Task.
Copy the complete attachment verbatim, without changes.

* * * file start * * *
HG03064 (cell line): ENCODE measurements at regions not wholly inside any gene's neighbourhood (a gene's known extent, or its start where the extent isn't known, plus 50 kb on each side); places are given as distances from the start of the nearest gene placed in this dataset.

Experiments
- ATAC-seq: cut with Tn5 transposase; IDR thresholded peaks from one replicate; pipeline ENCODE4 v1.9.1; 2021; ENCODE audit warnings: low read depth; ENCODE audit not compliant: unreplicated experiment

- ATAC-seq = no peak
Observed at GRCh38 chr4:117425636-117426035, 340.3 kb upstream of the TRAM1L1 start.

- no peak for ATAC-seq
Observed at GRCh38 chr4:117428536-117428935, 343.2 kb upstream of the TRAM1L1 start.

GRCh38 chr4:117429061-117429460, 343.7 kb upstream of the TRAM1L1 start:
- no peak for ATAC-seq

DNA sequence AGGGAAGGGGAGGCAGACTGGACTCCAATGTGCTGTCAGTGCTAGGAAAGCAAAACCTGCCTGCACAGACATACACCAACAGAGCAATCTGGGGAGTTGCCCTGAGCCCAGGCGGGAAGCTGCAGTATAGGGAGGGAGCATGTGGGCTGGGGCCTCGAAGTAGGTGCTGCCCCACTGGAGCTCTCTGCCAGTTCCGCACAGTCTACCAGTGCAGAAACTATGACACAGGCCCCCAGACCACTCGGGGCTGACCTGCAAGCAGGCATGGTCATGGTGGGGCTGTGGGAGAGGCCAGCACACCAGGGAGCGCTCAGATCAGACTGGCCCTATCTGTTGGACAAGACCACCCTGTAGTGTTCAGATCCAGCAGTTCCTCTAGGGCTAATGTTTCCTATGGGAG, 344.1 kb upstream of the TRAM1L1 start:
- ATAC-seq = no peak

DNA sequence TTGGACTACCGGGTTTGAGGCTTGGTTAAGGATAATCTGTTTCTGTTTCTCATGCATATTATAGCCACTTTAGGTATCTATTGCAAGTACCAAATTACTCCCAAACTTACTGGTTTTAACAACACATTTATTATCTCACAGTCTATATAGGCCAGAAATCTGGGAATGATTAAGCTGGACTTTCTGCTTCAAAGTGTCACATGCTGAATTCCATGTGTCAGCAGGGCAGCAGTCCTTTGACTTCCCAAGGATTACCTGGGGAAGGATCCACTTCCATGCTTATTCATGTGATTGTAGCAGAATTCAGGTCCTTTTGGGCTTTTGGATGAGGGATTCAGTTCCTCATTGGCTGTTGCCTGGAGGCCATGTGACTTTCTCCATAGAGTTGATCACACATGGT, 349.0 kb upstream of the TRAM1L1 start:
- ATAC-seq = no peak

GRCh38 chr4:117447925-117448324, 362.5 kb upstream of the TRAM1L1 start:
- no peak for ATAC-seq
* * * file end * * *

HG03064 (cell line): ENCODE measurements at regions not wholly inside any gene's neighbourhood (a gene's known extent, or its start where the extent isn't known, plus 50 kb on each side); places are given as distances from the start of the nearest gene placed in this dataset.

Experiments
- ATAC-seq: cut with Tn5 transposase; IDR thresholded peaks from one replicate; pipeline ENCODE4 v1.9.1; 2021; ENCODE audit warnings: low read depth; ENCODE audit not compliant: unreplicated experiment

- ATAC-seq = no peak
Observed at GRCh38 chr4:117425636-117426035, 340.3 kb upstream of the TRAM1L1 start.

- no peak for ATAC-seq
Observed at GRCh38 chr4:117428536-117428935, 343.2 kb upstream of the TRAM1L1 start.

GRCh38 chr4:117429061-117429460, 343.7 kb upstream of the TRAM1L1 start:
- no peak for ATAC-seq

DNA sequence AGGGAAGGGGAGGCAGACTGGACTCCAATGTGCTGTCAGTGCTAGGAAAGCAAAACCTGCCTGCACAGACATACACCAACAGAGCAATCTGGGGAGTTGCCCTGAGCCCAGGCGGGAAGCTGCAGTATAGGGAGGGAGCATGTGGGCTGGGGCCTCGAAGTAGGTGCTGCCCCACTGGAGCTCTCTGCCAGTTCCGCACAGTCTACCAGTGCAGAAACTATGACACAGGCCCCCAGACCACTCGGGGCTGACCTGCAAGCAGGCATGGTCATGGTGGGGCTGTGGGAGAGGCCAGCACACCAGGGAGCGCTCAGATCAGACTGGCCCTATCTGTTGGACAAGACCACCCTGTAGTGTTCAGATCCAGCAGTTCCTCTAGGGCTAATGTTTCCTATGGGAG, 344.1 kb upstream of the TRAM1L1 start:
- ATAC-seq = no peak

DNA sequence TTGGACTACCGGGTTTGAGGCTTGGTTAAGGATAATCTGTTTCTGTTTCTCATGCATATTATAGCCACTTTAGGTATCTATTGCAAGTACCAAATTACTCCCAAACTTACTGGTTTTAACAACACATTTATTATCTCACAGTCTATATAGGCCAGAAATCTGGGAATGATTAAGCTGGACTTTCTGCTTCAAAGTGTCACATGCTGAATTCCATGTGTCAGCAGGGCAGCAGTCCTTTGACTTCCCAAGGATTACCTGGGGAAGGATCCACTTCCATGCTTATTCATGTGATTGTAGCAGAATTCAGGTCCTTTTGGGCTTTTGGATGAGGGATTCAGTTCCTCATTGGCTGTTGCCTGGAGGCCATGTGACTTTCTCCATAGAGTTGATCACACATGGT, 349.0 kb upstream of the TRAM1L1 start:
- ATAC-seq = no peak

GRCh38 chr4:117447925-117448324, 362.5 kb upstream of the TRAM1L1 start:
- no peak for ATAC-seq